Rossi set to end America’s 2,982 day F1 driver drought

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2,982 days. That is how long it has been since an American driver last lined up on the grid to start a Formula 1 grand prix.

But on Sunday in Singapore, the drought will come to an end when Alexander Rossi makes his long-awaited grand prix debut for Manor.

Those 2,982 days (or eight years, one month and 29 days) have passed since Scott Speed started his final race for Scuderia Toro Rosso at the Nürburgring in Germany.

The 2007 European Grand Prix will be remembered as one of the most frantic race starts in F1 history. A heavy rain shower hit the Nürburgring on the first lap, turning the majority of the track into an ice rink as the drivers struggled for grip.

The rain arrived so quickly that most did not even have time to change tires, except for Marcus Winkelhock, whose only F1 start will forever be remembered for his spell in the lead of the race with backmarkers Spyker.

Speed was one of the drivers to fall foul of the weather, spinning off at the first corner on lap two. His race – and F1 career – ended in the gravel. An argument with Toro Rosso boss Franz Tost led to his sacking and replacement by 20-year-old Sebastian Vettel for the next race in Hungary. The rest, as they say, is history.

Since then, America’s relationship with F1 has hit peaks and troughs. The 2007 race at Indianapolis was the last at the Brickyard for F1, and the failure of the US F1 Team left many questioning whether the sport could ever crack the United States.

But in the past few years, so much has changed. And Rossi’s full grand prix debut is just the culmination of that all.

The return of the United States Grand Prix at the Circuit of The Americas in Austin, Texas has proven to be a huge hit, welcoming bumper crowds since debuting in 2012. The arrival of an American team next year backed by NASCAR team co-owner Gene Haas is also huge for the sport’s profile in its perennial problem market.

An American driver is arguably the biggest coup, though. And although Rossi is only confirmed for five races with Manor, it is still a big breakthrough.

It ends the drought that – despite never getting near the 22 years between Speed and Michael Andretti’s last grand prix in 1993 with McLaren – has been cause for concern. For Rossi, it also puts him firmly on Haas’ radar for the future, as he will have the experience that the team said he was lacking before.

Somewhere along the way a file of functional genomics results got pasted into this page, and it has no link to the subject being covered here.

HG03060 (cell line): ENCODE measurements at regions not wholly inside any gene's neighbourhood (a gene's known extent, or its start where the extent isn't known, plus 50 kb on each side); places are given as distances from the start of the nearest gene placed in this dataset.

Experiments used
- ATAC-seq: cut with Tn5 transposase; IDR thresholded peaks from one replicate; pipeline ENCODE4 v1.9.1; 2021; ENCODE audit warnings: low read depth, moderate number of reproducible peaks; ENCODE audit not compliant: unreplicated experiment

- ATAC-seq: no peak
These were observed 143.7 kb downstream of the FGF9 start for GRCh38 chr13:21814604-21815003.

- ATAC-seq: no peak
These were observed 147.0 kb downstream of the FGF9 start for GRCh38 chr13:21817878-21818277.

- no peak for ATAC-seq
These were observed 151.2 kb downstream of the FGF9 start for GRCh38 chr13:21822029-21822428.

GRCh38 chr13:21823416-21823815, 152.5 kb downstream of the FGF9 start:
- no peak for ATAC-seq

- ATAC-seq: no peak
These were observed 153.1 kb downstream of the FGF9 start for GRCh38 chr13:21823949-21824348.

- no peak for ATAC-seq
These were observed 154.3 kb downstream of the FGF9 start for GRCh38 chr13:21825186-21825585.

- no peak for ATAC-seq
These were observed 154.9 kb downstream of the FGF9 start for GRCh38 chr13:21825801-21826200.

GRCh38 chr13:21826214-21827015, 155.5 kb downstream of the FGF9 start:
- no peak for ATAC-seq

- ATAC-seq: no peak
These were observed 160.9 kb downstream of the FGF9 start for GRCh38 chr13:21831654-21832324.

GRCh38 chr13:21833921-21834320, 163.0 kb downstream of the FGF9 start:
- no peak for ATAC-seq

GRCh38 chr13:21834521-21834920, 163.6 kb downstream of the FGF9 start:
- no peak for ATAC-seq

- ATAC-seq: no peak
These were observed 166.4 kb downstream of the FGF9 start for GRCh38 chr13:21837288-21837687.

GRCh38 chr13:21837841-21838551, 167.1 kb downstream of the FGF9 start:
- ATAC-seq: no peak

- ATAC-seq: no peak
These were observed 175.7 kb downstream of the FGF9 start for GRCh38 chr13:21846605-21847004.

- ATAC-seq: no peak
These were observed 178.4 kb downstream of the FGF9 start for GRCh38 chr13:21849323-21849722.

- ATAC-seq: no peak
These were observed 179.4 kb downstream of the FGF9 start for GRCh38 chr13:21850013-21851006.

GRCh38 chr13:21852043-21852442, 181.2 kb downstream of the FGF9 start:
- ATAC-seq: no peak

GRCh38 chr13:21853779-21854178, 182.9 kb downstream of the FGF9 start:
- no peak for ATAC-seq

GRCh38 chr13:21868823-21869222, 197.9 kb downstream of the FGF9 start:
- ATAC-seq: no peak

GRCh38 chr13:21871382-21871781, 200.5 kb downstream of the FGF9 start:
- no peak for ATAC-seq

Speaking after qualifying in Singapore on Saturday, Rossi was somewhat downbeat with his performance, but was still very excited to be on the cusp of his grand prix debut.

“I’m pretty comfortable with the car and the circuit, but my target was to qualify ahead of my new teammate, so anything short of that is disappointing,” Rossi said, having qualified 20th behind Will Stevens in the sister Manor car.

“I was quick all morning, and in my first qualifying run, but I didn’t make the most of my second run; we didn’t improve enough.

“As for tomorrow, it’s going to be a tough race but I’ve waited a long time for this moment and I’m very excited to get started.”

He has waited a very long time. It’s what drivers dream of. It is what parents make sacrifices for and what gambles are taken for.

Come Sunday night in Singapore when the lights go out and the race begins, it will all have been worth it for Alexander Rossi.

Cadillac, Acura battle for top speed as cars back on track for Rolex 24 at Daytona practice

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DAYTONA BEACH, Fla. – The new hybrid prototypes of Cadillac and Acura battled atop the speed chart as practice resumed Thursday for the Rolex 24 at Daytona.

Chip Ganassi Racing driver Richard Westbrook was fastest Thursday afternoon in the No. 02 Cadillac V-LMDh with a 1-minute, 35.185-second lap around the 12-turn, 3.56-mile road course at Daytona International Speedway.